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Africa
No progress in Cote d'Ivoire talks
African leaders fail to persuade the incumbent president to cede power to rival Alassane Ouattara.
Last Modified: 04 Jan 2011 02:23 GMT
Talks with Laurent Gbagbo have yet to yield results but envoys say they are set to continue    [EPA] 

African leaders have ended meetings in Cote d'Ivoire without persuading Laurent Gbagbo to cede power to his rival Alassane Ouattara, but the talks will go on, one of the envoys has said.

West African heads of state Boni Yayi of Benin, Ernest Bai Koroma of Sierra Leone, Pedro Pires of Cape Verde and Kenyan Prime Minister Raila Odinga, who represented the West African regional bloc ECOWAS and the African Union (AU), left Abidjan on Monday night after meeting with both Gbagbo and Ouattara.

Miguna Miguna, Odinga's special advisor, told Al Jazeera that it was difficult to say exactly whether or not they were any closer to a resolution.

"The latest news is that president Gbagbo has actually turned down the offers that were made by the three presidents and the prime minister of kenya," Miguna said.

"As of now there is a stand off, and it up to the African Union and the international community to make a decision as to what they are going to do with Gbagbo's refusal."

Gbagbo, in power since 2000, has so far refused to concede that he lost the November 28 election to Ouattara, despite widespread international condemnation and the threat of force to oust him after UN-certified results showed Ouattara won.

No sign of bowing

"We have had very, very important meetings ... At this stage we can only say the discussions are ongoing," Koroma said after the meetings ended.

"When discussions are ongoing, you don't expect anything to be concluded (yet)," he added as the group headed for the airport. No other details emerged from the talks.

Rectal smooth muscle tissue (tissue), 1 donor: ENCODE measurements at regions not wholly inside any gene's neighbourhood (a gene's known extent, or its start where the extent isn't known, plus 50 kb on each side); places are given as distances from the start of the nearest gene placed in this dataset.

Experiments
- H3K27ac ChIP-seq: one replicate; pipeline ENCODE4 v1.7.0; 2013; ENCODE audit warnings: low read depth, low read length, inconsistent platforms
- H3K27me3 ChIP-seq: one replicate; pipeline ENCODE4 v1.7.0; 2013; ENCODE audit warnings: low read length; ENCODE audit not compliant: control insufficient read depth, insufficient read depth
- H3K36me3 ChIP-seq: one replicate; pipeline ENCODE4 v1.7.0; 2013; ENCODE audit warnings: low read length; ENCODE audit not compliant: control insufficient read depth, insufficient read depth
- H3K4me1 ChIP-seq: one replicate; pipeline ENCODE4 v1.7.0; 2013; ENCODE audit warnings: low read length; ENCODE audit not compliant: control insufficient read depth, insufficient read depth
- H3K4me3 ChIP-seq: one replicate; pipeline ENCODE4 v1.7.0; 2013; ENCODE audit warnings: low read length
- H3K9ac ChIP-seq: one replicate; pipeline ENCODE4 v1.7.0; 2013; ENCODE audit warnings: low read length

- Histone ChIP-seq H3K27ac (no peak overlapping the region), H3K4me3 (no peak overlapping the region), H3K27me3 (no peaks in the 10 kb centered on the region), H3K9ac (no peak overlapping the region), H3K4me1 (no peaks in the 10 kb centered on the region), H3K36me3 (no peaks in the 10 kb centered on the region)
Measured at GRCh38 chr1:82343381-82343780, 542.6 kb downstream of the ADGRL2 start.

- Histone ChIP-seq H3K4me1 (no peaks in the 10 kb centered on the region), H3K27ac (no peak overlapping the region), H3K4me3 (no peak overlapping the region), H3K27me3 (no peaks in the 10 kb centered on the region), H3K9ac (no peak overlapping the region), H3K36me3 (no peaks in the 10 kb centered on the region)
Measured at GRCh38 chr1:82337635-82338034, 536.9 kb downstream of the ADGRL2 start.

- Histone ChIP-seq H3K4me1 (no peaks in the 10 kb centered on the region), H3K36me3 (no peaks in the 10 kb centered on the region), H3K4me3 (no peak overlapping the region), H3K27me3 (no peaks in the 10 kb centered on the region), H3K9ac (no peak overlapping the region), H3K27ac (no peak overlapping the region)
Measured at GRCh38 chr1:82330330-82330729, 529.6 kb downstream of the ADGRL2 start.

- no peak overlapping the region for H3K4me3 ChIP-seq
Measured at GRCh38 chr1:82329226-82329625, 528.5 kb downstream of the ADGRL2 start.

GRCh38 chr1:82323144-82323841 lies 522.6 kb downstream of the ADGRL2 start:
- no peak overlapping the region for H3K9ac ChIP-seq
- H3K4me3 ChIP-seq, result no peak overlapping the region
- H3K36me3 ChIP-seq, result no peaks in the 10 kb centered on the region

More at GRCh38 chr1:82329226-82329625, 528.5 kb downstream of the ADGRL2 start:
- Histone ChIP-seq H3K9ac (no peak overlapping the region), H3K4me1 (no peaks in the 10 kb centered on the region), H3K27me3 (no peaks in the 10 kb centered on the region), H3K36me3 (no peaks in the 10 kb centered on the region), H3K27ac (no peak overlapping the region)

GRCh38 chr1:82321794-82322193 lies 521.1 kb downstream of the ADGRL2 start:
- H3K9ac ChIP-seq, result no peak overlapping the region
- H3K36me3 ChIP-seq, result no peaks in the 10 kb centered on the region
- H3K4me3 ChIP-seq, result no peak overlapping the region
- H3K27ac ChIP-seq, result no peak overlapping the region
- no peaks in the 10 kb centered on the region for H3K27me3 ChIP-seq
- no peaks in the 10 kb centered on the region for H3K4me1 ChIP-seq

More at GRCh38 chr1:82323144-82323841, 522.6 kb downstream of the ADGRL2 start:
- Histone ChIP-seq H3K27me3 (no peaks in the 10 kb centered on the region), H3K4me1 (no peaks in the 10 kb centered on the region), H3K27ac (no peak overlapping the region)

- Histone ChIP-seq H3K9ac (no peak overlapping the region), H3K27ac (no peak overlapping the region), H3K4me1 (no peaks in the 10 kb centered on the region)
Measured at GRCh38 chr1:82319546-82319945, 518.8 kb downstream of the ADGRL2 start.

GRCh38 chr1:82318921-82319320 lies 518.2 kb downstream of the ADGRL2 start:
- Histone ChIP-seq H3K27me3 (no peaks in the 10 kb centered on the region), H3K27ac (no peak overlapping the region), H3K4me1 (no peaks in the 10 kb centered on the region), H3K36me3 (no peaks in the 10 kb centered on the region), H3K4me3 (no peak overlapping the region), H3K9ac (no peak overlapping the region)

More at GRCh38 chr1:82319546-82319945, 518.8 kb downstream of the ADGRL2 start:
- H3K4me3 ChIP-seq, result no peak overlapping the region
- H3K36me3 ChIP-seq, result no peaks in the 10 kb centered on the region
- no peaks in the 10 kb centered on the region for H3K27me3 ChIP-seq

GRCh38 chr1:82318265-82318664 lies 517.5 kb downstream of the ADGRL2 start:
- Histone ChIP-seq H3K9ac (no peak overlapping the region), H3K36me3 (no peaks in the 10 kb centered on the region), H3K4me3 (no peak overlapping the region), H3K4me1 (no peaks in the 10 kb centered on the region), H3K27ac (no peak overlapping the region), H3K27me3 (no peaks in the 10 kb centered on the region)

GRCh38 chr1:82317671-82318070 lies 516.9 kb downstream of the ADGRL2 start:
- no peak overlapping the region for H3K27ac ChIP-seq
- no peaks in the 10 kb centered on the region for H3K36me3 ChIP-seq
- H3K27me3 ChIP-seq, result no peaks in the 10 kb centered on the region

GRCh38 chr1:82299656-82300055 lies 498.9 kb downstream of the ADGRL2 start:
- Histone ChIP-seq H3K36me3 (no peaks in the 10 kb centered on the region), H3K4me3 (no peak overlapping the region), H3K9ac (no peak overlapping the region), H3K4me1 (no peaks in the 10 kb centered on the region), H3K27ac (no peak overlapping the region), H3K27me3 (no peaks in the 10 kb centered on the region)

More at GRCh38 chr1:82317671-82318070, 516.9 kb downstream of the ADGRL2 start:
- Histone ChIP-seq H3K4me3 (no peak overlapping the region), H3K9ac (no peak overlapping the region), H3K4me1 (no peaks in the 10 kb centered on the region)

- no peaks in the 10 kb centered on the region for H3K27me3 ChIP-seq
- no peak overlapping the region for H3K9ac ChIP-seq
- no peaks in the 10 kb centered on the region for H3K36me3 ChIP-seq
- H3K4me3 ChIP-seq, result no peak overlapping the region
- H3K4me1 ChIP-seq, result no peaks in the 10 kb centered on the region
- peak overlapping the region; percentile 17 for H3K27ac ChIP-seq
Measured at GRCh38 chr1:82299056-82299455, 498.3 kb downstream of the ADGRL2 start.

Asked if the mission would repeat an ultimatum for Gbagbo to leave or face force, ECOWAS Cote d'Ivoire representative Doukoure Abram said earlier: "No, there will be discussions going on."

Odinga's office said the Kenyan prime minister would "seek a peaceful settlement to the election crisis (...) and seek an assurance of safety and security for Mr. Laurent Gbagbo and his supporters, if he agrees to cede power".

But Gbagbo, who has the backing of the country's top court and the army, has shrugged off pressure to step down and said on state television over the weekend that Ouattara "should not count on foreign armies to come and make him president."

Washington has said it endorses the ECOWAS initiatives and hopes Gbagbo will go soon. A senior US official said there seemed to be little hope of a quick resolution.

"This is likely to take some time to resolve itself," the official said. "If President Gbagbo is looking for a dignified exit, we remain open to help him with that. But there's no indication that he's prepared to leave at this point.... Every indication we have at this point is that he is digging in."

Threats and boycotts

Nearly all African leaders have backed Ouattara. But Angola, the only African nation to send an ambassador to Gbagbo's swearing in, accused foreign nations of "inciting other countries in the region to start a war."

The United States and the European Union have imposed a travel ban on Gbagbo and his inner circle, while the World Bank and the regional West African central bank have frozen his finances in an attempt to weaken his grip on power.

ECOWAS has said it could use "legitimate force" if Gbagbo refuses to go quietly.

But West African leaders are seen as unlikely to carry out the threat to use force because of the risk of being bogged down in an urban war and the potential reprisals on millions of people from Ghana, Nigeria and Burkina Faso living in the Ivory Coast.

Nigeria, which has the region's biggest army, has its own growing security problems and its own elections in April.

The UN has said Gbagbo may be criminally responsible for human rights violations, including killings and kidnappings by security forces since the election.

More than 170 people have been killed since the disputed election. The crisis threatens to restart fighting in a country still divided by a 2002-03 civil war.

Source:
Al Jazeera and agencies
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